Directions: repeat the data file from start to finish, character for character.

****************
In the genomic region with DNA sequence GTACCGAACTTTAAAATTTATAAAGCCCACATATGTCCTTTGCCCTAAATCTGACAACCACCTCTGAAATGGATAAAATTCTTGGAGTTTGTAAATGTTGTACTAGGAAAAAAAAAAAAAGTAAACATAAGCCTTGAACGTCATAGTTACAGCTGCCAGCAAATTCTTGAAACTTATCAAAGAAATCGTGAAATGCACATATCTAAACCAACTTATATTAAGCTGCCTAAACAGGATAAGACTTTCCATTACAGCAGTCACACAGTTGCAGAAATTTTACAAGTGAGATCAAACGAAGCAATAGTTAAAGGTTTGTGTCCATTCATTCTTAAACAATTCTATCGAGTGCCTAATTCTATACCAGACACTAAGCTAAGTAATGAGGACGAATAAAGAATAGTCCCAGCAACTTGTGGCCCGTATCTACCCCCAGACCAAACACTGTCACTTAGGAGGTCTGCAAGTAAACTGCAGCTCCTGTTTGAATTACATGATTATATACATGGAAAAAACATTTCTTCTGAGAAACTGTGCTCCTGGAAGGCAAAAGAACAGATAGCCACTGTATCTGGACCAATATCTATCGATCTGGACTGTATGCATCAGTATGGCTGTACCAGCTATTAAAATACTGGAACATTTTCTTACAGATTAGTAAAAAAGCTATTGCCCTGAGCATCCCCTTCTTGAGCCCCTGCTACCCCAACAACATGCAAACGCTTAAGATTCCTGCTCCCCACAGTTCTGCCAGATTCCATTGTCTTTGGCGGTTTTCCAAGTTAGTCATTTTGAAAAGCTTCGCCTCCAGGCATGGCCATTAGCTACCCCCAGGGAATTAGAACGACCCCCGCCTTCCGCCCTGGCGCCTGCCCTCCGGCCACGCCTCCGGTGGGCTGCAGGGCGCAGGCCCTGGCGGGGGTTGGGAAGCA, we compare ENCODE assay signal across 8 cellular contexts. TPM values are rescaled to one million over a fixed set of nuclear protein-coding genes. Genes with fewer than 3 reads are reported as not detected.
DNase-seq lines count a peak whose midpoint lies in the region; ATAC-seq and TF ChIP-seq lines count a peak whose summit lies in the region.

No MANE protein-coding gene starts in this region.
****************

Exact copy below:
In the genomic region with DNA sequence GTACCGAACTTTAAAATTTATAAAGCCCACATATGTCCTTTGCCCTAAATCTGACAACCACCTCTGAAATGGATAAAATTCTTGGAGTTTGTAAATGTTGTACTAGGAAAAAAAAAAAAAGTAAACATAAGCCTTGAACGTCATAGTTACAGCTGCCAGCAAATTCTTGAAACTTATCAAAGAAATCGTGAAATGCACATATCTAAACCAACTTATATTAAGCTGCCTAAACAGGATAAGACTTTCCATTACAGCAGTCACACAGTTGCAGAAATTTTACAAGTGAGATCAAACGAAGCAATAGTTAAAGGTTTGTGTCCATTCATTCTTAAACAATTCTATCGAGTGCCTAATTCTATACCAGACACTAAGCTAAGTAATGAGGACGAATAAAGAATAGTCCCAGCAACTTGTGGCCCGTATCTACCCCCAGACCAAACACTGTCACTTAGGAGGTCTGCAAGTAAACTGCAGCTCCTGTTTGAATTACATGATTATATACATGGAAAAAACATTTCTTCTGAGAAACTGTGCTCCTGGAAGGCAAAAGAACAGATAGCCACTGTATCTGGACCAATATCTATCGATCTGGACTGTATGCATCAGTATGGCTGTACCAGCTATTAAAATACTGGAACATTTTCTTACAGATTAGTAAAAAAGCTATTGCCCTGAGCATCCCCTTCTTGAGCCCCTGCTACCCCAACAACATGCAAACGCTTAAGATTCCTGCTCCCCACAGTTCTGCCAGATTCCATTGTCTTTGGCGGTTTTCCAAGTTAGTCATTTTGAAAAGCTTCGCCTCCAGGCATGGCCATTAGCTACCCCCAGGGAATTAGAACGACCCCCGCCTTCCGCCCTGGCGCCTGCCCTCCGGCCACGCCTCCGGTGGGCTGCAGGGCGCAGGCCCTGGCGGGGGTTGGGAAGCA, we compare ENCODE assay signal across 8 cellular contexts. TPM values are rescaled to one million over a fixed set of nuclear protein-coding genes. Genes with fewer than 3 reads are reported as not detected.
DNase-seq lines count a peak whose midpoint lies in the region; ATAC-seq and TF ChIP-seq lines count a peak whose summit lies in the region.

No MANE protein-coding gene starts in this region.